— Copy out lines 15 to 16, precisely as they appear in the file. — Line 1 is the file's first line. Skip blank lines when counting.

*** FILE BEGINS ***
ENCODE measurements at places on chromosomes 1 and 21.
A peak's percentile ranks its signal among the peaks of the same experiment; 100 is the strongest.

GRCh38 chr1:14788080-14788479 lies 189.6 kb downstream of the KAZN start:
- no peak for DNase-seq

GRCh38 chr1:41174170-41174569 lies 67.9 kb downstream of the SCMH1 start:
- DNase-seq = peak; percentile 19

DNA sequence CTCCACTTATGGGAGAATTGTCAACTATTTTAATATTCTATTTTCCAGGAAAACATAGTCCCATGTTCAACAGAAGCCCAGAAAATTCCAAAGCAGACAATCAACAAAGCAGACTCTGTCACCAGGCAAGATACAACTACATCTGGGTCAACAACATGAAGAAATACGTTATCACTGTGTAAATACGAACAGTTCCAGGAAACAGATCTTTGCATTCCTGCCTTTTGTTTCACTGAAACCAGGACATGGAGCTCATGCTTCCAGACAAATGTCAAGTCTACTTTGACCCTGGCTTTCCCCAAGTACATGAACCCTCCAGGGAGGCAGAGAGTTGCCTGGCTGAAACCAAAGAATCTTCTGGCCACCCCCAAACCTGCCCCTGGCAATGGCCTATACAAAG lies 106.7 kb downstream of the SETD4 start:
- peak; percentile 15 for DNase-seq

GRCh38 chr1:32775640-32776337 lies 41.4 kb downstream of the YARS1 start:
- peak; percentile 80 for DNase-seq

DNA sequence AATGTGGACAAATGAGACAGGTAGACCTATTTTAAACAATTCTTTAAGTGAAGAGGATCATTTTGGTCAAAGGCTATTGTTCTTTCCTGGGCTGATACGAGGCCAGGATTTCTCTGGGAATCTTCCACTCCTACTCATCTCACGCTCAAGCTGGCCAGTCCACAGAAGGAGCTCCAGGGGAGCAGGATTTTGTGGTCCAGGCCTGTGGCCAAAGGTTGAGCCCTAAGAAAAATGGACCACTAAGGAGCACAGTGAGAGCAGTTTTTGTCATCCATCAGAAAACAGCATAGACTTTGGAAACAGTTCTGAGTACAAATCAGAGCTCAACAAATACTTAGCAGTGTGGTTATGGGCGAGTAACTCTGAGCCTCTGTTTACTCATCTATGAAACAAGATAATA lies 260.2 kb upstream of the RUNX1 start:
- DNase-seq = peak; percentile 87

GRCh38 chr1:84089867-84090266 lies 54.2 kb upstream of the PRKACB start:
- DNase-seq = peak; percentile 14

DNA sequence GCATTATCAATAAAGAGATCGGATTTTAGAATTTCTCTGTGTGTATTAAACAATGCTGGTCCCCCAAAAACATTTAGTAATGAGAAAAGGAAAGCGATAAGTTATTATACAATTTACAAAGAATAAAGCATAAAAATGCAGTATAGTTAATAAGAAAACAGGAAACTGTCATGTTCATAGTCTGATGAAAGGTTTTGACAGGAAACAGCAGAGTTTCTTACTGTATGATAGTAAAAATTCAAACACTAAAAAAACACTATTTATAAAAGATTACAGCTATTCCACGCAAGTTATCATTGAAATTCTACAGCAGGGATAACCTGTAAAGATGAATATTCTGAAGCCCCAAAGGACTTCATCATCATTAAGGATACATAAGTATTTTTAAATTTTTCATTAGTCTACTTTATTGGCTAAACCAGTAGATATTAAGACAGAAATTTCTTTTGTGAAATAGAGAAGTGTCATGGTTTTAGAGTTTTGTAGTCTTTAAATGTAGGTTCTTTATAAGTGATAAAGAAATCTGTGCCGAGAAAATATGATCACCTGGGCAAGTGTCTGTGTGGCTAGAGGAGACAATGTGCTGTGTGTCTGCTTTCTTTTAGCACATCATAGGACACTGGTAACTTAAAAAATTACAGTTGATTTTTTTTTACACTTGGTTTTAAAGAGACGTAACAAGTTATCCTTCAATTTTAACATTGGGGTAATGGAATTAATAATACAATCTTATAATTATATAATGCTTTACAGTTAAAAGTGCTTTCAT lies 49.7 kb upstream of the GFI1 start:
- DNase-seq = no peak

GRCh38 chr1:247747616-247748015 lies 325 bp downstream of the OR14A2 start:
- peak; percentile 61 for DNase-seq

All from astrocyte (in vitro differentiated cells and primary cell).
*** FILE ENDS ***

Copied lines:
DNA sequence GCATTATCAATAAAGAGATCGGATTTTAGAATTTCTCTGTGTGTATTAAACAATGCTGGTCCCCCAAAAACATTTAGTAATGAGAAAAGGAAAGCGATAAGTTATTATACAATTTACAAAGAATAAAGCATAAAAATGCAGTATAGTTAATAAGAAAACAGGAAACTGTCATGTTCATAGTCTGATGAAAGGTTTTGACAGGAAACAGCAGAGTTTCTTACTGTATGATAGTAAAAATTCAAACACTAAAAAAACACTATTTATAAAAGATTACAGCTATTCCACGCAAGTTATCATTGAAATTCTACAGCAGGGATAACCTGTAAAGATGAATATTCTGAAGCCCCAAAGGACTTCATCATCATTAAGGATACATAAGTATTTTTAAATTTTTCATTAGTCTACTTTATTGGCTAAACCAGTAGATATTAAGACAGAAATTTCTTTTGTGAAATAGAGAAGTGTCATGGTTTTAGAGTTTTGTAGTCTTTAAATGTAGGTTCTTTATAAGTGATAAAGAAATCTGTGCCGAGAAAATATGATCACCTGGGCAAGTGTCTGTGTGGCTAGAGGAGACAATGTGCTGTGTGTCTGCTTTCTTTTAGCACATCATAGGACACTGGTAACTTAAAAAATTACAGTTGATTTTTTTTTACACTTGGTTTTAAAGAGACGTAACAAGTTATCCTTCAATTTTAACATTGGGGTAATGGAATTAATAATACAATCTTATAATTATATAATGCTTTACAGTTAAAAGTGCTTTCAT lies 49.7 kb upstream of the GFI1 start:
- DNase-seq = no peak